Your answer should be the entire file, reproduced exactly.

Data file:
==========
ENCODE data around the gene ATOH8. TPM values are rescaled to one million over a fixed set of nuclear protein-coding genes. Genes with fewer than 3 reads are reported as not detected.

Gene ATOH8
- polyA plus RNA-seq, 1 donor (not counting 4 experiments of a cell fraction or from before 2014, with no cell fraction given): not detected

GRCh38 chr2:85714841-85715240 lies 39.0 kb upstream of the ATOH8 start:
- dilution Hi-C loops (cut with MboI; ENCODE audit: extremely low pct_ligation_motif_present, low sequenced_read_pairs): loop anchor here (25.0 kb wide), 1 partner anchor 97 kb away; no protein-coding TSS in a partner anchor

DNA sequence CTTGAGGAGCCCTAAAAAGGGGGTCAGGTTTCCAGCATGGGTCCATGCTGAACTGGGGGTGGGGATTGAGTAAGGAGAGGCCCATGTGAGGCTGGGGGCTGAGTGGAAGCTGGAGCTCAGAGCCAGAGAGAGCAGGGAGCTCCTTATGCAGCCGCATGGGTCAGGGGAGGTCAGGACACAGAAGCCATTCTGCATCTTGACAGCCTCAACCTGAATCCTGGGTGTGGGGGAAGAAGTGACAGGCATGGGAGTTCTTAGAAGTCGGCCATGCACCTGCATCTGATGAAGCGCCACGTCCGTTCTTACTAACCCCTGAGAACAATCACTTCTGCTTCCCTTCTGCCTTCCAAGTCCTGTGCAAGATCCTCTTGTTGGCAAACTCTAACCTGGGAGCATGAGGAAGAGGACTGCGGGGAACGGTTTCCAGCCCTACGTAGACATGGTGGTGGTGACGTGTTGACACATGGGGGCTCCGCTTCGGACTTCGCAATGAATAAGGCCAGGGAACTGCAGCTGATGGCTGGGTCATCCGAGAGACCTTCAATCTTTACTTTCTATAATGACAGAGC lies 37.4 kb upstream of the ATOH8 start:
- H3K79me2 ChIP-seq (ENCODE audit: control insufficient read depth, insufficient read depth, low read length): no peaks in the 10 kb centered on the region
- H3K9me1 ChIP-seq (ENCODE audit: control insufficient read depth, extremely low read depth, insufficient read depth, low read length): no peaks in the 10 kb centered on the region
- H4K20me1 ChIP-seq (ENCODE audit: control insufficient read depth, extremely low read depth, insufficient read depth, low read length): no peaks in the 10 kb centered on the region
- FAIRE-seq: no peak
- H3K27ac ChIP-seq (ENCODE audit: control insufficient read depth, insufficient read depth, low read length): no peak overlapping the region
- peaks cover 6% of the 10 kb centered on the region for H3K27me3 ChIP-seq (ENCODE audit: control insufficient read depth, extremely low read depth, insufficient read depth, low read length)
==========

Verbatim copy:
ENCODE data around the gene ATOH8. TPM values are rescaled to one million over a fixed set of nuclear protein-coding genes. Genes with fewer than 3 reads are reported as not detected.

Gene ATOH8
- polyA plus RNA-seq, 1 donor (not counting 4 experiments of a cell fraction or from before 2014, with no cell fraction given): not detected

GRCh38 chr2:85714841-85715240 lies 39.0 kb upstream of the ATOH8 start:
- dilution Hi-C loops (cut with MboI; ENCODE audit: extremely low pct_ligation_motif_present, low sequenced_read_pairs): loop anchor here (25.0 kb wide), 1 partner anchor 97 kb away; no protein-coding TSS in a partner anchor

DNA sequence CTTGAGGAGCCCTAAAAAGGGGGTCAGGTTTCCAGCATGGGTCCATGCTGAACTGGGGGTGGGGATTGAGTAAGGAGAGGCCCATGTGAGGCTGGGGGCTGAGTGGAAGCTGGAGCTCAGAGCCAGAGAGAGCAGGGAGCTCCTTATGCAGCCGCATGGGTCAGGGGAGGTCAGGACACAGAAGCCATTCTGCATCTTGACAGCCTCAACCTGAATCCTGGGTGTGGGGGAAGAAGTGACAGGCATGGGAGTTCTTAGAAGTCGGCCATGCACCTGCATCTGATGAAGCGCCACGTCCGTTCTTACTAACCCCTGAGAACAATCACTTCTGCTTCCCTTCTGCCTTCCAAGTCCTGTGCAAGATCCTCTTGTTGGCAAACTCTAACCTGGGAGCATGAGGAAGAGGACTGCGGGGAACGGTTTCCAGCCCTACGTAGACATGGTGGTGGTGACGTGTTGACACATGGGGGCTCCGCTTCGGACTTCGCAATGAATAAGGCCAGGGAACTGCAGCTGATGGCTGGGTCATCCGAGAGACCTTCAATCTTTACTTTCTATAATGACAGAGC lies 37.4 kb upstream of the ATOH8 start:
- H3K79me2 ChIP-seq (ENCODE audit: control insufficient read depth, insufficient read depth, low read length): no peaks in the 10 kb centered on the region
- H3K9me1 ChIP-seq (ENCODE audit: control insufficient read depth, extremely low read depth, insufficient read depth, low read length): no peaks in the 10 kb centered on the region
- H4K20me1 ChIP-seq (ENCODE audit: control insufficient read depth, extremely low read depth, insufficient read depth, low read length): no peaks in the 10 kb centered on the region
- FAIRE-seq: no peak
- H3K27ac ChIP-seq (ENCODE audit: control insufficient read depth, insufficient read depth, low read length): no peak overlapping the region
- peaks cover 6% of the 10 kb centered on the region for H3K27me3 ChIP-seq (ENCODE audit: control insufficient read depth, extremely low read depth, insufficient read depth, low read length)